Syllabus Against Story
by Adriene Lilly
Stories are fine, but do we need them? (imo no)
I work as a sound designer. Most of my professional time is spent on documentary and narrative audio. That’s why the majority of pieces on this list are audio pieces. My initial thoughts on this question come out of conversations about storytelling as the primary form in podcasting and radio documentaries. While there are some critiques about how the tyranny of the definitive story structure impacts the medium, storytelling is overwhelmingly the dominant mode. While I don’t think there’s anything inherently wrong with stories (I like them!), I think the emphasis on stories in those spaces eclipses any effort to dig into what sound has to offer as a medium. Producers can get stuck in a script, hearing the text instead of the tape, imagining “water” as a word rather than the susurrations of the waves. I’m not convinced that everything needs to be a story, or that storytelling is the form to end all other forms.
Here are three guided exercises to help you experience the joys that could be when you break a reliance on narrative story. Start at the top and listen through each piece. As you move down the list, the narrative elements will start to transform and nearly dissolve. Try not to worry about paying attention to every second of every piece. This isn’t a class, so I’m not providing context for these pieces1, but as you listen, here are some questions to keep in mind:
In the absence of narrative: When you are paying attention, what’s holding it there? What is letting it go?
If you were to take any of these pieces and construct more of a traditional narrative around them, what would we lose? What would we gain?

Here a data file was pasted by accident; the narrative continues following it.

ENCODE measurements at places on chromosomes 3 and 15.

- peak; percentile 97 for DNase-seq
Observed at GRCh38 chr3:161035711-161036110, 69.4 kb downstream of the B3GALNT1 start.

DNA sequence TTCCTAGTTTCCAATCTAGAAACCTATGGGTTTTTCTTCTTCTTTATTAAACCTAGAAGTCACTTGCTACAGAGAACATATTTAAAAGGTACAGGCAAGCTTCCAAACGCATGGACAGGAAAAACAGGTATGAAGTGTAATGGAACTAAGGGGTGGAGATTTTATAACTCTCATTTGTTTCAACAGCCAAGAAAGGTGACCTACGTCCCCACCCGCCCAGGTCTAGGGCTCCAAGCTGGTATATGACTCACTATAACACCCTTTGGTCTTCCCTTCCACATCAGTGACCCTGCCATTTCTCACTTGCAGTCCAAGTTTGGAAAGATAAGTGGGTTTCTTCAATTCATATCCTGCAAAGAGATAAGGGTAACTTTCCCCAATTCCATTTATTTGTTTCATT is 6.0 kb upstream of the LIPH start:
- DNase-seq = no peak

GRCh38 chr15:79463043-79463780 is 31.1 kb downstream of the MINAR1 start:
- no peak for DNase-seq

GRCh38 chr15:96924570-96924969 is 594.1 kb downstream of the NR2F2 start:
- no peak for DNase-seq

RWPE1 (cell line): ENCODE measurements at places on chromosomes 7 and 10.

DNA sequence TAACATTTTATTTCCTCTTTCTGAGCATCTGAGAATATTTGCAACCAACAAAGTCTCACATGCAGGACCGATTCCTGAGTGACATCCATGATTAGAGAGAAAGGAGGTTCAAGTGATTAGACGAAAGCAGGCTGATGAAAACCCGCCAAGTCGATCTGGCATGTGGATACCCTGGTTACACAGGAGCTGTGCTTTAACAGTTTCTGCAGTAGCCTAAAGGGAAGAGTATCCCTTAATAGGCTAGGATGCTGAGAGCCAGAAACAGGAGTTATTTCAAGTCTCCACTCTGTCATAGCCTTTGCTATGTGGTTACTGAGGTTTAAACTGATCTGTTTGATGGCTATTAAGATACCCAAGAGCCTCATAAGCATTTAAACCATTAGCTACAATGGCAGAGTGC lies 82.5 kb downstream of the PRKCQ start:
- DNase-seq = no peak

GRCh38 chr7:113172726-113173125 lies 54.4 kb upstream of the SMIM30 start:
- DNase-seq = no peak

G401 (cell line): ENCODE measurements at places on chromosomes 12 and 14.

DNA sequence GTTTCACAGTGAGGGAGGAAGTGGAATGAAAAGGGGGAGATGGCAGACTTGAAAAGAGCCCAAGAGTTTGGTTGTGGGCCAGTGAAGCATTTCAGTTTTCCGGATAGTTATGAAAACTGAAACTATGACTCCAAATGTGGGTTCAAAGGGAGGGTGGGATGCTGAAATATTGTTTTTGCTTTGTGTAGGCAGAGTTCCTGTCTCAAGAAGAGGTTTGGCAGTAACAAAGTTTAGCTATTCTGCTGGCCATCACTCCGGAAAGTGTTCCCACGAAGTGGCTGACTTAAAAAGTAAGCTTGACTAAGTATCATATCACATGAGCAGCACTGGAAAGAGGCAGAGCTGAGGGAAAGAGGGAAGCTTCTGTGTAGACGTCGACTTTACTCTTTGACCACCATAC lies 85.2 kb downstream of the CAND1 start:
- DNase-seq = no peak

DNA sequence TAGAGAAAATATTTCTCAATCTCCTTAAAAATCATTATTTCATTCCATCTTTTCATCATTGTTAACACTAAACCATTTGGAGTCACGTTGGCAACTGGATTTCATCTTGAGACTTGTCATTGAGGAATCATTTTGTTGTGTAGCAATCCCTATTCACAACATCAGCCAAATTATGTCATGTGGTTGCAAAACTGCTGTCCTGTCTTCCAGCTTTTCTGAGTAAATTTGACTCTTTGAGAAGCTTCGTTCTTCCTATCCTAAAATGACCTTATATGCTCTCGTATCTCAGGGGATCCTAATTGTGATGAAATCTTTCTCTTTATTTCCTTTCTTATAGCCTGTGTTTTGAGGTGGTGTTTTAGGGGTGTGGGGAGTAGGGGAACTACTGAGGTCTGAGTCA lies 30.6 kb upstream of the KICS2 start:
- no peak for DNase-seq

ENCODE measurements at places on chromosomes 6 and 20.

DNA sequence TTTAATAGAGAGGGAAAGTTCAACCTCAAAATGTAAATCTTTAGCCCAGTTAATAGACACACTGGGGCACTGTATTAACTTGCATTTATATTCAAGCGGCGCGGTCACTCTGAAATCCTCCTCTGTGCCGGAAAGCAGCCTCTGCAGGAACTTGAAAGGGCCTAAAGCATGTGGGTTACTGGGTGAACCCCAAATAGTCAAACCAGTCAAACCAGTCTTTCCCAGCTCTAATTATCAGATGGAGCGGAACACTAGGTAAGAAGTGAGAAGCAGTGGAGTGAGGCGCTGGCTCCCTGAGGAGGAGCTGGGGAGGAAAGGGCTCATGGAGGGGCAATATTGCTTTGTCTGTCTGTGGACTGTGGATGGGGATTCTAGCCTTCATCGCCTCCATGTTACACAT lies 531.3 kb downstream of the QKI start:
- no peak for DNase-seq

When the narrative starts to fade away, what about the medium itself is allowing this structure to work? (The qualities of the sounds themselves? The timbre of a voice or performance? The rhythms or tones?)
Exercise 1 : experiencing a place
Stories from the Green River, Scott Carrier (25:07)
The Missing Voice: Case Study B (part 1) (1999), Janet Cardiff (excerpt 14:11)
Solitude Trilogy (pt 1) (1967-1977), Glenn Gould (58:57)
Inside Outside (excerpt or full) (2016), Camilla Hannan (32:00)
A Sound Map of the Hudson River (1989), Annea Lockwood
Cima Verde (2008), Chris Watson (51:30 full album)
Exercise 2 : hospitals
No Event, Miyuki Jokiranta (7:42)
If, Sherre DeLys & John Jacobs (7:38)
Brilliance CT 64, James T. Green (ft. alice wilder) (5:32)
Sounds of the Modern Hospital, Mark Vernon
A Chance To Cut Is A Chance to Cure, Matmos
Exercise 3 : sports pictures (for the movie fan)
In The Realm of Perfection (2018), Julien Faraut
Tokyo Olympiad (1965), Kon Ichikawa
Spacy (1981), Takashi Ito
1 Some of these pieces were created to be soundwalks listened to in specific locations, or gallery installations that were turned into albums later or aired on the radio. For the purpose of this exercise, we’ll ignore all that.